As the mercury rises and we inch closer to the open of training camps, our resident fantasy football sickos, Brad Evans and Liz Loza, will profile their favorite booms/busts of every NFL team. Today’s topic: The Magnificent Art Monks.
In light of several additions on offense, many in the nation’s capital are excited about Washington’s potential impact in 2018. Who among Jay Gruden’s group has the most profit potential based on ADP this year?
Brad – PAUL RICHARDSON. In a semi-breakout campaign last season with Seattle, Richardson quickly developed into one of the game’s most feared downfield weapons. His tracking and adjustment skills allowed him to routinely conquer cornerbacks on explosive pass plays. It’s why Russell Wilson posted a terrific 104.3 passer rating when targeting No. 10. Richardson only enticed 15.2 percent of the targets share in ’17, but he ranked No. 21 in fantasy points per opportunity at his position.
Richardson mirrors teammate Josh Doctson in likely deployment terms, but he’s more refined across the board. If he can register 90-100 targets working in tandem with a passer, Alex Smith, who throws a better-than-advertised deep ball (No. 2 in deep-ball cmp% in ’17), he’ll lead investors well into the black at his 148.9 (WR53) ADP. If it all comes together, he could top out close to 65-1000-7.
Liz – JAMISON CROWDER. If Evans can’t quit Pryor, I can’t quit Crowder. Heading into 2017, I had BIG expectations for the sub-six-foot receiver. Unfortunately, a hip injury that turned into a cascade of other physical woes prevented the Duke product from building on his impressive 2016 campaign. (Though it is worth noting that Crowder finally found the end zone in Week 12 once his body recovered a bit and fellow short yardage target Chris Thompson exited the lineup.)
Over the final six weeks of the season, Crowder turned four end zone looks into three scores. That’s a pretty solid conversion rate. Assuming he can stay healthy, the 24-year-old figures to bounce back. Given the fact that his skill set aligns with Alex Smith’s further boosts his boom appeal. FF: 71-877-6
Conversely, what player at his current price point pulls a Terrelle Pryor and sinks investors to the Potomac bottom?
Liz – JOSH DOCTSON. With a catch rate of 44.9 percent (#99) and a target separation of 1.10 yards (#94), Doctson’s game is far from developed. Frankly, if he was going to put it together, it would have happened by now. Plus, Paul Richardson is better. And the Skins wouldn’t have added Simmie Cobbs, who is a raw-but-capable red zone target (6-foot-3 and 220 pounds) if they had the utmost confidence in Doctson.
Brad – JORDAN REED. The oft-injured tight end could be the patient in the classic game Operation. Concussions, knee sprains, chest contusions, thigh strains, AC joint separations, thumb swelling, a pedal fracture – in five professional seasons he’s lived in the infirmary. Heck, Ryan Mathews would call him “fragile.” However, when in uniform, he’s an efficient (career 75.9 catch%), over-the-middle monster who gashes defenses and moves chains, but can he realistically play 16 or even eight games?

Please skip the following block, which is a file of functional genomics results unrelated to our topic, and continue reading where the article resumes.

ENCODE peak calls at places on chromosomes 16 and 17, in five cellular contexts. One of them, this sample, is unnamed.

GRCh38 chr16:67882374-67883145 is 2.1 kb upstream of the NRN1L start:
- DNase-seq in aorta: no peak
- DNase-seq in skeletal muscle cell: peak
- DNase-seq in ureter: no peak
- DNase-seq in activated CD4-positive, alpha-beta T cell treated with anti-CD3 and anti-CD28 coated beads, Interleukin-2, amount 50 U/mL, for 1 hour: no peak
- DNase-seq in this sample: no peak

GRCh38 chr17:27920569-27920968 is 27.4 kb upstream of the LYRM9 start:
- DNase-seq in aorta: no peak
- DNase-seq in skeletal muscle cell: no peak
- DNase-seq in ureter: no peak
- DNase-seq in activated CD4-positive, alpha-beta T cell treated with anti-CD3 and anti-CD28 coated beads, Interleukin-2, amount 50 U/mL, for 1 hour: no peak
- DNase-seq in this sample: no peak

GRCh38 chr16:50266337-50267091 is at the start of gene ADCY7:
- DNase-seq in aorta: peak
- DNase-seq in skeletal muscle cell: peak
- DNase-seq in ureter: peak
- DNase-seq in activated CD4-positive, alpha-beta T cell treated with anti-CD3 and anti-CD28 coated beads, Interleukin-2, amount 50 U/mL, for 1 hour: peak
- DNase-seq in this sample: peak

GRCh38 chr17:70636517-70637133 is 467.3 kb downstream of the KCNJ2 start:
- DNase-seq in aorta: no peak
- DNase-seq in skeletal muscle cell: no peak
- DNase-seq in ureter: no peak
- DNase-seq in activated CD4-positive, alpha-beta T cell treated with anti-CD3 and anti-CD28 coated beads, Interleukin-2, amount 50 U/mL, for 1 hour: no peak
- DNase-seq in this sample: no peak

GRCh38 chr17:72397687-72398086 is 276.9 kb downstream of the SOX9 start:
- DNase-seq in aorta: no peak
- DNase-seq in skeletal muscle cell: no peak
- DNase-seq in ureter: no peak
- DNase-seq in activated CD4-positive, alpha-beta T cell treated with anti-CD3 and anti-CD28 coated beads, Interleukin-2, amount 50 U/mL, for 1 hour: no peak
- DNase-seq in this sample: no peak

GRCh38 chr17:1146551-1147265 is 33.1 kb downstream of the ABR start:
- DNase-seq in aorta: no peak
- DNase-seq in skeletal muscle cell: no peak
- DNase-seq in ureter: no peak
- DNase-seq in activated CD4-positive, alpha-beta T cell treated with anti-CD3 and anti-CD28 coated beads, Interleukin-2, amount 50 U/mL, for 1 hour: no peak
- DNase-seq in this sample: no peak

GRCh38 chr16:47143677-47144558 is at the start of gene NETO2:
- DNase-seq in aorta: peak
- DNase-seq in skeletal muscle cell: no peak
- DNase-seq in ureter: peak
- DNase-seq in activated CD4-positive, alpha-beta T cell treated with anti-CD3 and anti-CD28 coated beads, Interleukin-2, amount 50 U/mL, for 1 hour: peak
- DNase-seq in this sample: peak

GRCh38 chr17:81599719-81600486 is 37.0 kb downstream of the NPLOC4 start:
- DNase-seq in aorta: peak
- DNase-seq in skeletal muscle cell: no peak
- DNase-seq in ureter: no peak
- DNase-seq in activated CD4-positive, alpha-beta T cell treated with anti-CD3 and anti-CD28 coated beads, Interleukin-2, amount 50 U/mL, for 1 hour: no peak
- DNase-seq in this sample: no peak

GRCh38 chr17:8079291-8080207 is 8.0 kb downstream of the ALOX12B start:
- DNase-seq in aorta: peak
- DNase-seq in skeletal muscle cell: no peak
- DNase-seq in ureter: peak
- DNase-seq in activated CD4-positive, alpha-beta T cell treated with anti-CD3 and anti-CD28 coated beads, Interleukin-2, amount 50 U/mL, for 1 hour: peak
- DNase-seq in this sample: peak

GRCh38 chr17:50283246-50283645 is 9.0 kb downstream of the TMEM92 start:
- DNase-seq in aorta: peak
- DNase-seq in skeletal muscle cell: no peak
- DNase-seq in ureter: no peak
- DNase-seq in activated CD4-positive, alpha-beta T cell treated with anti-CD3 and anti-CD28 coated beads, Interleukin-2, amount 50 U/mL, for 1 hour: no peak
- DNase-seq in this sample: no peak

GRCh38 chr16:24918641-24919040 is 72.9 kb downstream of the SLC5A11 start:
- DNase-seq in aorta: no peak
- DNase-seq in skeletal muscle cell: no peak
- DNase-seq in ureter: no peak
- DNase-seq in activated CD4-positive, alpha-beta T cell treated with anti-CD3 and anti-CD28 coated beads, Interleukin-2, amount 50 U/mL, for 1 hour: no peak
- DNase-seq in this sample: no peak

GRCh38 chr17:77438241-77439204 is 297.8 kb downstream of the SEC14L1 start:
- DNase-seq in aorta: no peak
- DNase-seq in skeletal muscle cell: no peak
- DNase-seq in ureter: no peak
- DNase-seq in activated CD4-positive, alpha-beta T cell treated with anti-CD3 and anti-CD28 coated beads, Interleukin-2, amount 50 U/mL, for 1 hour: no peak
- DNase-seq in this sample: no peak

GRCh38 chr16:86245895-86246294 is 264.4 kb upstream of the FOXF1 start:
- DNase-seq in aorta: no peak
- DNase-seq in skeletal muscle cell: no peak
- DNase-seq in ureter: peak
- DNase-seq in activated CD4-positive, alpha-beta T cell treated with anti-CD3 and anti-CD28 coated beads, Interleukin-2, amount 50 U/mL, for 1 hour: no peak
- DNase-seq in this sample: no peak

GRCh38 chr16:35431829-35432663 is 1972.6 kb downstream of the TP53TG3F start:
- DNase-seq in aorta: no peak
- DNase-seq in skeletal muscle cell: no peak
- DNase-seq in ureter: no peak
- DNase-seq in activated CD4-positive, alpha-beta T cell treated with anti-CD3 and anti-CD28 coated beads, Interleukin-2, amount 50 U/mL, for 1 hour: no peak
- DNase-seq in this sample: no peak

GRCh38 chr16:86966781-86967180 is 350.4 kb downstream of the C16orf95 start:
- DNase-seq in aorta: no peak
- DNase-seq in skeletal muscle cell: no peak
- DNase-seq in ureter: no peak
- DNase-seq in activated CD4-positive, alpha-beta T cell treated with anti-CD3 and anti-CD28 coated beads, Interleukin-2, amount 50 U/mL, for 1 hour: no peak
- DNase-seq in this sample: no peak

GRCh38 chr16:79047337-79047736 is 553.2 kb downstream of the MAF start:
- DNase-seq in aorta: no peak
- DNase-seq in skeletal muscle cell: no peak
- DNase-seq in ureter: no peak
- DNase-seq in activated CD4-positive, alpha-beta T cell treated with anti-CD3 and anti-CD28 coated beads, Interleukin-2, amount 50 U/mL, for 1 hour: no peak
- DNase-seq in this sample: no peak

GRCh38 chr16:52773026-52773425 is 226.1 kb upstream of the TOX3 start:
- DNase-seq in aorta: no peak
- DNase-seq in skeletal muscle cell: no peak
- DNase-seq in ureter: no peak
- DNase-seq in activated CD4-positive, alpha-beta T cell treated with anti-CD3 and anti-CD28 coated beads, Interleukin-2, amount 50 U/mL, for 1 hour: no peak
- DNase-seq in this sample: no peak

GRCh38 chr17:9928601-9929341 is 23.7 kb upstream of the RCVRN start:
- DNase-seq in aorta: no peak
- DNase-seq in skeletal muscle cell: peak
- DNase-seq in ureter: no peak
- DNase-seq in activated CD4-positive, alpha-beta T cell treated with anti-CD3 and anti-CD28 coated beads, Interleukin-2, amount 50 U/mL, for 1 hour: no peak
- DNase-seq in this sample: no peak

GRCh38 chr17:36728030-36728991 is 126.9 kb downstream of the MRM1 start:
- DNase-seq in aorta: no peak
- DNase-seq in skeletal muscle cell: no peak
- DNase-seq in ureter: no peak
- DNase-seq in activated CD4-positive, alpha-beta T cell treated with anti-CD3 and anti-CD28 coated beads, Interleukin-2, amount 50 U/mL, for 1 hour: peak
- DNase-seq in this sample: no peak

Due to Reed’s disturbing medical history, his ADP sits at a heavily discounted 105.8 (TE11). That’s a fair value, especially when considering Smith’s fondness for tight ends, but selecting him limits roster flexibility, particularly in deeper formats. Any owner who picks him in 12-team or larger leagues almost certainly has to waste a bench spot on another TE. For that reason alone he’s not worth the risk.
Though he slipped in the NFL Draft, fantasy owners are firmly gripping the wheel of the Derrius Guice bandwagon. At his 38.6 ADP (RB20) is the rookie rusher OVERVALUED, UNDERVALUED or PROPERLY VALUED in .5 PPR?
Brad – OVERVALUED. To me, Guice is The Dave Matthews Band of fantasy running backs. This summer, die-hard fans will loyally follow the band (or man) around the country. Meanwhile, those in the opposite camp would vow to never purchase a ticket on the idea “all of their songs sound the same,” or in Guice’s case, “he’s too one-dimensional.” Place me in the latter group.
Don’t get me wrong, Guice, like with DMB, features beats in the catalogue I’m rather fond of. His LSU tape is impressive. He’s a battering ram between the tackles who blasts through arm tackles and occasionally drags defenders. By the eye test, he passes with flying colors. However, his secondary metrics really didn’t measure up last season. He forced a missed tackle only 18.1 percent of the time, ranked No. 29 in elusive rating and landed outside the top-50 in breakaway run percentage among Division I rushers. Discouraging.
With Chris Thompson fixed as Washington’s primary backfield receiver, Guice is largely TD dependent, an unattractive description when considering his top-40 ADP. To justify the early selection, investors need him to be Latavius Murray 2017 (945 total yards, 8 TDs, RB21). On my RB list, fellow rookies Rashaad Penny, Royce Freeman and Ronald Jones rank higher.
Liz – PROPERLY VALUED. Chris Thompson is a pass-catching stud and Guice has limited experience as a receiver. So, it makes sense that his primary role be that of an early down banger and goal line gremlin. That’s fine. His opportunities will expand as the season unfolds. Plus, with a mobile QB like Smith under center there should be plenty of holes for Guice to exploit. He’s my RB18.
FF: 220 carries, 920 rushing yards, 6 rushing TDs